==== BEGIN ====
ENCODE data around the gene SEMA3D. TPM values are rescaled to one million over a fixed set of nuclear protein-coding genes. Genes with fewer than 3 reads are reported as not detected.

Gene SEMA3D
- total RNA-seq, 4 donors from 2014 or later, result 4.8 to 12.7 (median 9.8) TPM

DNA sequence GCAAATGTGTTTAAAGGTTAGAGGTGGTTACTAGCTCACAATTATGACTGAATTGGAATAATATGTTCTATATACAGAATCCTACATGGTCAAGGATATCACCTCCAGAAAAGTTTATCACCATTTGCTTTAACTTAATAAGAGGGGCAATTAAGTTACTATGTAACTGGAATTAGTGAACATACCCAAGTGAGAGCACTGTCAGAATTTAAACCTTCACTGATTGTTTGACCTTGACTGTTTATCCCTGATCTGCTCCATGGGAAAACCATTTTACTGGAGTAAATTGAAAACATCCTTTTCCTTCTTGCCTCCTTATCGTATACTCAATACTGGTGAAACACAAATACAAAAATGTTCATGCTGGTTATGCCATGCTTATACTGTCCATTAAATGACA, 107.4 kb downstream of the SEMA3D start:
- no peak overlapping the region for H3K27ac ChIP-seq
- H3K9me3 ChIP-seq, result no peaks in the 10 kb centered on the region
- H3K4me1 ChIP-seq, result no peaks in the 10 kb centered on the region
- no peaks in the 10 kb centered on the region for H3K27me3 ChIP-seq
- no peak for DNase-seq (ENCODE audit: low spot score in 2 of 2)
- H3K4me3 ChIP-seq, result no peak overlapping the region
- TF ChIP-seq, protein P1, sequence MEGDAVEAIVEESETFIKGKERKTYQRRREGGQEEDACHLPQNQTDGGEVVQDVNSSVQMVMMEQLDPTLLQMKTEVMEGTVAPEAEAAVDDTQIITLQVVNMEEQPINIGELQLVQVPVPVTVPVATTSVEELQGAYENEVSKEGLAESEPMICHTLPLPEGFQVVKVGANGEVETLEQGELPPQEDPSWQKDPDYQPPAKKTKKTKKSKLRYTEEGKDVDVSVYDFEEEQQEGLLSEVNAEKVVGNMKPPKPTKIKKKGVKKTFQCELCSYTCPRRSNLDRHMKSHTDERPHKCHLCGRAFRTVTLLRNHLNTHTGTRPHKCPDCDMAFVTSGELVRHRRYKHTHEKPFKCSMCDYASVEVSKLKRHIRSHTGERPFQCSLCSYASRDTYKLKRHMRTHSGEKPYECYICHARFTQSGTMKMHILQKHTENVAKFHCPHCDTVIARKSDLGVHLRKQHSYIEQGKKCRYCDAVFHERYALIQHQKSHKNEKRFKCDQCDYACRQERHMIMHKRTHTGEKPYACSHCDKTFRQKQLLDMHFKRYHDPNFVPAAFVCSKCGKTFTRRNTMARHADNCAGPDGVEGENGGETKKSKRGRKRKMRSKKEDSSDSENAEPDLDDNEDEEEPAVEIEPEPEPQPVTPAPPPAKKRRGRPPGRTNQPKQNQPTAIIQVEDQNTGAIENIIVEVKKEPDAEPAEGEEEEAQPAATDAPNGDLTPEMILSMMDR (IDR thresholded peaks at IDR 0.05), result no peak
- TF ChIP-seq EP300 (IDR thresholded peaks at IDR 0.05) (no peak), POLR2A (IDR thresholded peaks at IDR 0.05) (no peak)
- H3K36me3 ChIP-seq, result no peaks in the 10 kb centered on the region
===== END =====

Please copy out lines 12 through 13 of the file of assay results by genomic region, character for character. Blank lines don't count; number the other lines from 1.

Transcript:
- TF ChIP-seq EP300 (IDR thresholded peaks at IDR 0.05) (no peak), POLR2A (IDR thresholded peaks at IDR 0.05) (no peak)
- H3K36me3 ChIP-seq, result no peaks in the 10 kb centered on the region